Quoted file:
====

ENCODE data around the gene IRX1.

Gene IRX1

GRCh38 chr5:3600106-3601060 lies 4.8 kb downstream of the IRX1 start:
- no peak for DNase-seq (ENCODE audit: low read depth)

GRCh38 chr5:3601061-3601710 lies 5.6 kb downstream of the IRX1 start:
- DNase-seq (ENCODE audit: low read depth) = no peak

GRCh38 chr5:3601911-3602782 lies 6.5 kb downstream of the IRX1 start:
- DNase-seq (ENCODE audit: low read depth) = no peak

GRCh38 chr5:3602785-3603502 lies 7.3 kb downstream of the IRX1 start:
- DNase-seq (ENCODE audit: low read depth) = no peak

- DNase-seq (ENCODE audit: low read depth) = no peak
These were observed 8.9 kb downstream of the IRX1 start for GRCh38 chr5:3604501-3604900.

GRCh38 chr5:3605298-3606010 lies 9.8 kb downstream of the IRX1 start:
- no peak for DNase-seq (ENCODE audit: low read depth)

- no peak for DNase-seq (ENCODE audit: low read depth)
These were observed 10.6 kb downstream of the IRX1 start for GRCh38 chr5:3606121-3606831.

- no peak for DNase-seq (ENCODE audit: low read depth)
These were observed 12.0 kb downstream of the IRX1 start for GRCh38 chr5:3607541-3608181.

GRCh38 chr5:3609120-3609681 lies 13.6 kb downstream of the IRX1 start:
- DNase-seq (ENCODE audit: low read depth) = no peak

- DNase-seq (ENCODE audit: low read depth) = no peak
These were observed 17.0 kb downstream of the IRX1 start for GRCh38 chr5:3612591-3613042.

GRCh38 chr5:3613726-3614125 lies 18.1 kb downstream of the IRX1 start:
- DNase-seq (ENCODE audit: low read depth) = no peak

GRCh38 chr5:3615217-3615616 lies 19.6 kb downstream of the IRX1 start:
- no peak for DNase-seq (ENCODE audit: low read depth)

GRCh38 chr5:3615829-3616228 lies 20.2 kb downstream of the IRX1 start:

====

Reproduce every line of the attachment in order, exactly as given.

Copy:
ENCODE data around the gene IRX1.

Gene IRX1

GRCh38 chr5:3600106-3601060 lies 4.8 kb downstream of the IRX1 start:
- no peak for DNase-seq (ENCODE audit: low read depth)

GRCh38 chr5:3601061-3601710 lies 5.6 kb downstream of the IRX1 start:
- DNase-seq (ENCODE audit: low read depth) = no peak

GRCh38 chr5:3601911-3602782 lies 6.5 kb downstream of the IRX1 start:
- DNase-seq (ENCODE audit: low read depth) = no peak

GRCh38 chr5:3602785-3603502 lies 7.3 kb downstream of the IRX1 start:
- DNase-seq (ENCODE audit: low read depth) = no peak

- DNase-seq (ENCODE audit: low read depth) = no peak
These were observed 8.9 kb downstream of the IRX1 start for GRCh38 chr5:3604501-3604900.

GRCh38 chr5:3605298-3606010 lies 9.8 kb downstream of the IRX1 start:
- no peak for DNase-seq (ENCODE audit: low read depth)

- no peak for DNase-seq (ENCODE audit: low read depth)
These were observed 10.6 kb downstream of the IRX1 start for GRCh38 chr5:3606121-3606831.

- no peak for DNase-seq (ENCODE audit: low read depth)
These were observed 12.0 kb downstream of the IRX1 start for GRCh38 chr5:3607541-3608181.

GRCh38 chr5:3609120-3609681 lies 13.6 kb downstream of the IRX1 start:
- DNase-seq (ENCODE audit: low read depth) = no peak

- DNase-seq (ENCODE audit: low read depth) = no peak
These were observed 17.0 kb downstream of the IRX1 start for GRCh38 chr5:3612591-3613042.

GRCh38 chr5:3613726-3614125 lies 18.1 kb downstream of the IRX1 start:
- DNase-seq (ENCODE audit: low read depth) = no peak

GRCh38 chr5:3615217-3615616 lies 19.6 kb downstream of the IRX1 start:
- no peak for DNase-seq (ENCODE audit: low read depth)

GRCh38 chr5:3615829-3616228 lies 20.2 kb downstream of the IRX1 start: